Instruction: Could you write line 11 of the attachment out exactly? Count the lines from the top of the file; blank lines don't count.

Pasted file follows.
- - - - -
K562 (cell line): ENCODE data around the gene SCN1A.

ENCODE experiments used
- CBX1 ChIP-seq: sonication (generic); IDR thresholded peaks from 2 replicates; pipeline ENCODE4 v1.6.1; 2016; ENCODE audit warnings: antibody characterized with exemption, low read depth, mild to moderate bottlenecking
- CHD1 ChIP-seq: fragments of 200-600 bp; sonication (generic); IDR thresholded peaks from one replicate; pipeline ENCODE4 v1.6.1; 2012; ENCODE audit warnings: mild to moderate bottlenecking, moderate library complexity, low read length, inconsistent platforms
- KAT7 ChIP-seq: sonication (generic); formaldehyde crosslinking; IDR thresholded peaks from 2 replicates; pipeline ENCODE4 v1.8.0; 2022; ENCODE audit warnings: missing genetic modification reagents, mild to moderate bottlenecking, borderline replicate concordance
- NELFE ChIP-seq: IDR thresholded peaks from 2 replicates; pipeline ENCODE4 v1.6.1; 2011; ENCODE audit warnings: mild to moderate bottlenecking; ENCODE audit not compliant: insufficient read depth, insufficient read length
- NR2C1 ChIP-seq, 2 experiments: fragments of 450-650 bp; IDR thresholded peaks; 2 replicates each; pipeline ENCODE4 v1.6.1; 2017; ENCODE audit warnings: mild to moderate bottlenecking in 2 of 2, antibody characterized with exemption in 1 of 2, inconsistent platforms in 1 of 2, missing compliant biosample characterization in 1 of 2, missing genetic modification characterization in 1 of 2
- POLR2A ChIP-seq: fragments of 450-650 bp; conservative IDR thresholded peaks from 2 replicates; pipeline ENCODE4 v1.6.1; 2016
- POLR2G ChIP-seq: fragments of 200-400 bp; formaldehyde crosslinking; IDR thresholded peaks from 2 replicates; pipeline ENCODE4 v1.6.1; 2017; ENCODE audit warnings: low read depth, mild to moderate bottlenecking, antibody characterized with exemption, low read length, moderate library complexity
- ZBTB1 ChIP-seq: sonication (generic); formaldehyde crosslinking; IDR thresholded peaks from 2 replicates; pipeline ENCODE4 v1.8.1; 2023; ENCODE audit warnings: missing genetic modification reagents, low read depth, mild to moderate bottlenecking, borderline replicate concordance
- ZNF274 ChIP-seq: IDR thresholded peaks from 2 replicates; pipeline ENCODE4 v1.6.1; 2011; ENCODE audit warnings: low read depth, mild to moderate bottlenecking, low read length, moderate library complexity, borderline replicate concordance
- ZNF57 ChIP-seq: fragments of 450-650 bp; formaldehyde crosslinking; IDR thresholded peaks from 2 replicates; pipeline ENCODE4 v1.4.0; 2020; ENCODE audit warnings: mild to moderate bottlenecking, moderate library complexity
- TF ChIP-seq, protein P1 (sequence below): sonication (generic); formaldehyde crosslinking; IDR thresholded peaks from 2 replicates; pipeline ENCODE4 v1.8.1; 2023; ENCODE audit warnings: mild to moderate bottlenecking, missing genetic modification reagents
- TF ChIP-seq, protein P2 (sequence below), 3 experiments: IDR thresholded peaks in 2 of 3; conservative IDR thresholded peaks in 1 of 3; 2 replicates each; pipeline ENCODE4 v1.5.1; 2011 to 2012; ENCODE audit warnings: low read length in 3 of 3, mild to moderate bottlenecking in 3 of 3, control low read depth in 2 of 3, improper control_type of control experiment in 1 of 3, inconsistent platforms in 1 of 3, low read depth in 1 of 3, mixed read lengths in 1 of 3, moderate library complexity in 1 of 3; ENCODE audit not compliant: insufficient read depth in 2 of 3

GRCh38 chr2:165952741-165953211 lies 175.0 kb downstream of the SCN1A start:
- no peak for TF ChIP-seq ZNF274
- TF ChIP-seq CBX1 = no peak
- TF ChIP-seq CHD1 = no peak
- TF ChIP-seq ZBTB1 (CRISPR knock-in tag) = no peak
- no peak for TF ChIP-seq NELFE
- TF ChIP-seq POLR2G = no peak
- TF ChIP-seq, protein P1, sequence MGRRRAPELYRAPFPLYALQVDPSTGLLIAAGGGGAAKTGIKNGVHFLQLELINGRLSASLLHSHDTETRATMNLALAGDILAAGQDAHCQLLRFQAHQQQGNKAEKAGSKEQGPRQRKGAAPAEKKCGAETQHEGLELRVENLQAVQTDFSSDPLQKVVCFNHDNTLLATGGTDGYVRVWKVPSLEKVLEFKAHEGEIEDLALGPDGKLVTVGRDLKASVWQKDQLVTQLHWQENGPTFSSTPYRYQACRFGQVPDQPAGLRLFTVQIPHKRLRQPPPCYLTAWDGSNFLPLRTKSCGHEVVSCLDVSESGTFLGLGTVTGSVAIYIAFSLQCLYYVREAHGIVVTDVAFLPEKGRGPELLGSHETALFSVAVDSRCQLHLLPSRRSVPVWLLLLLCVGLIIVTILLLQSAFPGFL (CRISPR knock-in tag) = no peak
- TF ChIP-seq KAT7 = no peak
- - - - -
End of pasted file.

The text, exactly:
- ZNF274 ChIP-seq: IDR thresholded peaks from 2 replicates; pipeline ENCODE4 v1.6.1; 2011; ENCODE audit warnings: low read depth, mild to moderate bottlenecking, low read length, moderate library complexity, borderline replicate concordance